Dr Helen Darling advises how to avoid the dreaded Delhi Belly.
Many of us love to get off the beaten track and explore countries, cultures and cuisine far removed from the safety Aotearoa.
But exploring developing countries can come at a cost in terms of comfort and exposure to potential health risks.
Most seasoned travellers have experienced the horrors of food poisoning — or Delhi Belly — at some stage in their adventures. But where are you most susceptible to foodborne illness — and what precautions can you take? The answers certainly provide food for thought.
Foodborne illness differs between nations: in the US, where the population hovers around 326 million, the cost of foodborne illness each year is estimated to be US$15.6 billion (NZ$24.8b), with one in six people getting ill (which is much worse than the global rate of one in 10 people).
In India, population 1.339 billion, the cost of foodborne illness is estimated by the World Bank to be around US$28 billion and, according to the World Health Organisation, around one 12 people get sick each year. There are obviously differences in food, health and reporting systems between the two countries. However, the risk for a tourist is supposedly greater in India than it is in the US, yet the rate of illness in the US is higher.
Travellers' diarrhoea is a stomach and intestinal infection; the reason it afflicts travellers more than locals is that locals have often developed a natural immunity to the pathogens that cause us to double over or be confined to our beds. It is said to affect between 20 and 50 per cent of people travelling to developing countries. And although it will pass (sorry, bad pun) without too much long-term effect, the difficulty is that you are travelling and don't have access to the normal medical or personal support that you would expect in your home country.
You can, however, take precautions.
The golden rule of not eating anything washed in tap or local water is a good one — including things such as watermelon or cantaloupe that may have been washed and then cut (the cutting can transfer bacteria from the outside of the fruit to the flesh). Drinking bottled water and careful handwashing are a good foundation for safe travel. (And, of course, good handwashing and hygiene should not be limited to only when you are travelling.)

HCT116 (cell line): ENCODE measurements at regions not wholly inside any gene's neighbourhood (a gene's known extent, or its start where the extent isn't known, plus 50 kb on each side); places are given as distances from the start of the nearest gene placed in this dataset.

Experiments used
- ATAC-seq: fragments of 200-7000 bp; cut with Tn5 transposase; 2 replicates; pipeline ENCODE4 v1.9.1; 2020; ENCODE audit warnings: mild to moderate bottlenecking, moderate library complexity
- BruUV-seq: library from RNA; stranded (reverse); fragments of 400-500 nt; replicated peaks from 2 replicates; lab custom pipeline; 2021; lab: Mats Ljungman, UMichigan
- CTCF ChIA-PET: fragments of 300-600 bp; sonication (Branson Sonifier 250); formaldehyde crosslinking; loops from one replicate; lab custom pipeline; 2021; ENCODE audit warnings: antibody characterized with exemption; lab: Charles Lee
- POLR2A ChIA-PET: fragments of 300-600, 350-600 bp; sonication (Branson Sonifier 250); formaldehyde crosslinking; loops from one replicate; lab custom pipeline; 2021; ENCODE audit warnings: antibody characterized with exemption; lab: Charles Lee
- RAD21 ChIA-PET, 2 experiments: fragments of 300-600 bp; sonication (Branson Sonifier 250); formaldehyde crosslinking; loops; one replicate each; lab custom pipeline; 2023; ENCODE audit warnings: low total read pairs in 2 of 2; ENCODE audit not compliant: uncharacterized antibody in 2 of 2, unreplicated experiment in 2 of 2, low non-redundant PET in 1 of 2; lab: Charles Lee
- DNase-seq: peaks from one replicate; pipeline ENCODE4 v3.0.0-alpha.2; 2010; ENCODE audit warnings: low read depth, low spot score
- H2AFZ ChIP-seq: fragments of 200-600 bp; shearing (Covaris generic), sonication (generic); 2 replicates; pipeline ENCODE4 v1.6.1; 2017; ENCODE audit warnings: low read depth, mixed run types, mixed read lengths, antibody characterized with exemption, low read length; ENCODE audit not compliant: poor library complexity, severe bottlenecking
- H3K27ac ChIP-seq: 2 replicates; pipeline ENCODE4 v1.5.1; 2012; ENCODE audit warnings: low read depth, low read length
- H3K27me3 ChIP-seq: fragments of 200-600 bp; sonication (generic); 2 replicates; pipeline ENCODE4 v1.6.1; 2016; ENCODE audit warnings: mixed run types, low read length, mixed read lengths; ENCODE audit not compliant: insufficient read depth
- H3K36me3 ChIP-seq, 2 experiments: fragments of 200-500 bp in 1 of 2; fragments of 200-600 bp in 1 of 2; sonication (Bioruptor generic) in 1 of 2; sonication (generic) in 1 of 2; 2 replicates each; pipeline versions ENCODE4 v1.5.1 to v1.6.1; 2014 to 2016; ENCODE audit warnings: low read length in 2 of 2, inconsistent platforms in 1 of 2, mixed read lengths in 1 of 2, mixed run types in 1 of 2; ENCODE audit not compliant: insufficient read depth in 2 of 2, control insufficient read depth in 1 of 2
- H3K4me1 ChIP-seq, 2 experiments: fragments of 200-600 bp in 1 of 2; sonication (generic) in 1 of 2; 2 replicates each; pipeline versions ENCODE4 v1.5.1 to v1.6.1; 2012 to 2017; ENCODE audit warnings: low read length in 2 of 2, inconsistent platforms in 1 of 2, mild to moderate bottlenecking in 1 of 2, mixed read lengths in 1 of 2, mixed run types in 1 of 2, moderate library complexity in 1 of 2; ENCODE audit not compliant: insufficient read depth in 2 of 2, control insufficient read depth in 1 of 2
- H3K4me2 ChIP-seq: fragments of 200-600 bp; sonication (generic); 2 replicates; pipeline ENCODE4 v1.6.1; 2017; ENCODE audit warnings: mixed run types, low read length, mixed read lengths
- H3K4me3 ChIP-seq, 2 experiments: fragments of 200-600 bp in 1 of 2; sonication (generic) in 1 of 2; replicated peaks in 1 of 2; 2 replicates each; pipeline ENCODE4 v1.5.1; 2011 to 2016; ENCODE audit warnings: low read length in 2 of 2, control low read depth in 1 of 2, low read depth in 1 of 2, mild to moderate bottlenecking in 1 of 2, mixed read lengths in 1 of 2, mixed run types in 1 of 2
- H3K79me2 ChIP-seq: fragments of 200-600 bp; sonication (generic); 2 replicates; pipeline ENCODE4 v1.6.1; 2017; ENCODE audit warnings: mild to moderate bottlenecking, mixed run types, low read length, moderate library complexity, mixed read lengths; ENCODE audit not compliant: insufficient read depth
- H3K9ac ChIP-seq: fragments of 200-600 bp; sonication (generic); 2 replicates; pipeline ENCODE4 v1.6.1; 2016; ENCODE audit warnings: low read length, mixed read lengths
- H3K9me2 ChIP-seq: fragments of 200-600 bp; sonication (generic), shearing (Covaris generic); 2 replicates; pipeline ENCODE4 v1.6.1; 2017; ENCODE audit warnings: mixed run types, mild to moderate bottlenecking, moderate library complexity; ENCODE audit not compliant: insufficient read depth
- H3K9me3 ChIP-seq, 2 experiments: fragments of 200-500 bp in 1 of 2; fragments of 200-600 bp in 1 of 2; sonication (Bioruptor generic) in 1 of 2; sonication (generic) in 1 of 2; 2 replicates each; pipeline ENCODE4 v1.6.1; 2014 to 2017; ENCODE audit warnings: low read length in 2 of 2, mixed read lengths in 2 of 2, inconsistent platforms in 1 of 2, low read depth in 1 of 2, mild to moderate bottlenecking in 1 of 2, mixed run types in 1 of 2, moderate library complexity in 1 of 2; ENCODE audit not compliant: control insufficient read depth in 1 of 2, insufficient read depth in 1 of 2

It is also often recommended that you venture into the unknown with appropriate medications. To be forewarned is to be forearmed. So, check with your GP or pharmacist before heading to the airport.
It's easy to dismiss travellers' diarrhoea as something that afflicts only those travelling in developing nations and to use it as a reason to avoid those countries. I take a different approach — foodborne illness is present everywhere and the precautions required to avoid it are fairly universal. What does differ is the extent of our local knowledge (what places have a good reputation, where to avoid) and our ability to be independent with food (cook or prepare foods ourselves).
It's not all land-based: enter the cruisers' curse.
There are some occasions when it is not possible to self-cater; on cruise ships, for example.
Norovirus, the word you don't want to hear while cruising, is highly contagious and spread through contaminated food or water. It is also possible to become infected through proximity to an infected person. It means that when it strikes a cruise ship it often makes the headlines as cruises are cut short and passengers are quarantined.
Although the symptoms usually last one to three days (and onset happens 12-48 hours after exposure) recovery can be difficult for some people, particularly the very young or old and those with underlying illnesses.
Reports from the US-based Centres for Disease Control show around 10-15 cruises a year suffer from an infectious outbreak and although these are often well publicised, the risk of contracting norovirus is considerably greater on land — especially in crowded environments such as schools, hospitals and aged-care homes.
The upshot is: it doesn't matter where you holiday in 2020 — without the correct precautions for food safety you are exposed to risk of foodborne illness. Whereas the likelihood may increase in places where sanitation is more challenging (back-street food markets, for example) the risk is always present whenever food is served.
Helen Darling is co-founder of FoodTruths.org, a New Zealand based start-up that is reimagining food systems.